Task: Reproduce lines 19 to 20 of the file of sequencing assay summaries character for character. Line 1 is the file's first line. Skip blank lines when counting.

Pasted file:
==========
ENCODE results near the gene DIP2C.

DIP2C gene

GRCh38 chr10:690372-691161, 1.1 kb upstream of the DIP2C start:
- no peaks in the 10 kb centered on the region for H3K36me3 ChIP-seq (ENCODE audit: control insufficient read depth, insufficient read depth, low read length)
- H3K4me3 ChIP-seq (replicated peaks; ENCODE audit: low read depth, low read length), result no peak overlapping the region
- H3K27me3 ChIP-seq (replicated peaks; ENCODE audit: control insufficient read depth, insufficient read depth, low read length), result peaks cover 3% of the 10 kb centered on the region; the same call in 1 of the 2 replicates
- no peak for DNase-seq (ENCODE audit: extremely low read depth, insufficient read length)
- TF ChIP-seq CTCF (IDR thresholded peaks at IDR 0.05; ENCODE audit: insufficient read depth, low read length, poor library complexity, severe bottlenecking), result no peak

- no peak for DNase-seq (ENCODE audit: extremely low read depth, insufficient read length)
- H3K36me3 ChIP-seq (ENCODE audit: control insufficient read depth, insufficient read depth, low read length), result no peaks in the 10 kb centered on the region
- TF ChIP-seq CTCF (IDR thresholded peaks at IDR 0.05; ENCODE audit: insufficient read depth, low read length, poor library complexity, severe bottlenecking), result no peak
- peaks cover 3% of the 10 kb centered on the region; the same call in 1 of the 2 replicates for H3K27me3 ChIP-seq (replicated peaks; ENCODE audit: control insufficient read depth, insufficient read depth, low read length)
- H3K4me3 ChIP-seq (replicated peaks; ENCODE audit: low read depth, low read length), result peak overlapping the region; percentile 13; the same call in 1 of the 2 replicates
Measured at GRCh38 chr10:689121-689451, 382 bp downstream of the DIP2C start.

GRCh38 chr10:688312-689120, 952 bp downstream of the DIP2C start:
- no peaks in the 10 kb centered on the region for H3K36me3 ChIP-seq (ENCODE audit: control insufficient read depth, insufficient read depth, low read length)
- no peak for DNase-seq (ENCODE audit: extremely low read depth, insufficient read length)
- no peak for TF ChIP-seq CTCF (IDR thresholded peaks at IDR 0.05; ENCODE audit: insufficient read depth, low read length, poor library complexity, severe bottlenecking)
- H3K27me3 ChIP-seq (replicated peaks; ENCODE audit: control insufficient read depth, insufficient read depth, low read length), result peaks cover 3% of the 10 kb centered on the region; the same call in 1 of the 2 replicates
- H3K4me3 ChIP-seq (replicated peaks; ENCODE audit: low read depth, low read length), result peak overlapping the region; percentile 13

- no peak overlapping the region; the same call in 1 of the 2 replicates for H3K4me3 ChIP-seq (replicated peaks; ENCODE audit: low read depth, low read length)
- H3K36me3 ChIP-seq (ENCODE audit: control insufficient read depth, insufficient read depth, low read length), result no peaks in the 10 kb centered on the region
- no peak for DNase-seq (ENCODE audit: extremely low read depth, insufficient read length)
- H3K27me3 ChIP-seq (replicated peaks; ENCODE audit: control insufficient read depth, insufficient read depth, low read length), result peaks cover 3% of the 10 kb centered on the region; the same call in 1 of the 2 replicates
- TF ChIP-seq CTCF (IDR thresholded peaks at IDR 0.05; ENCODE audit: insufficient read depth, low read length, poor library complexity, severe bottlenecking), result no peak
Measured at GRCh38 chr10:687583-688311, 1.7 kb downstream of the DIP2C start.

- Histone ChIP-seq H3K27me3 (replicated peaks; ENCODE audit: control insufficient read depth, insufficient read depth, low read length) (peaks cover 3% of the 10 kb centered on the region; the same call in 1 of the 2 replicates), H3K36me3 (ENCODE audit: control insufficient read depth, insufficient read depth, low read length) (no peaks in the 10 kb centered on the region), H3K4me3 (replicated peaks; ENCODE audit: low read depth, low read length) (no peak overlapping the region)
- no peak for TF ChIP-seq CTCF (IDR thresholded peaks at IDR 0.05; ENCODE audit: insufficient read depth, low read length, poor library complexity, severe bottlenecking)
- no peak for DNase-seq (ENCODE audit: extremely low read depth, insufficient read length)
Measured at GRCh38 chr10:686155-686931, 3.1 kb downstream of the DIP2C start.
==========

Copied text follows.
- H3K27me3 ChIP-seq (replicated peaks; ENCODE audit: control insufficient read depth, insufficient read depth, low read length), result peaks cover 3% of the 10 kb centered on the region; the same call in 1 of the 2 replicates
- H3K4me3 ChIP-seq (replicated peaks; ENCODE audit: low read depth, low read length), result peak overlapping the region; percentile 13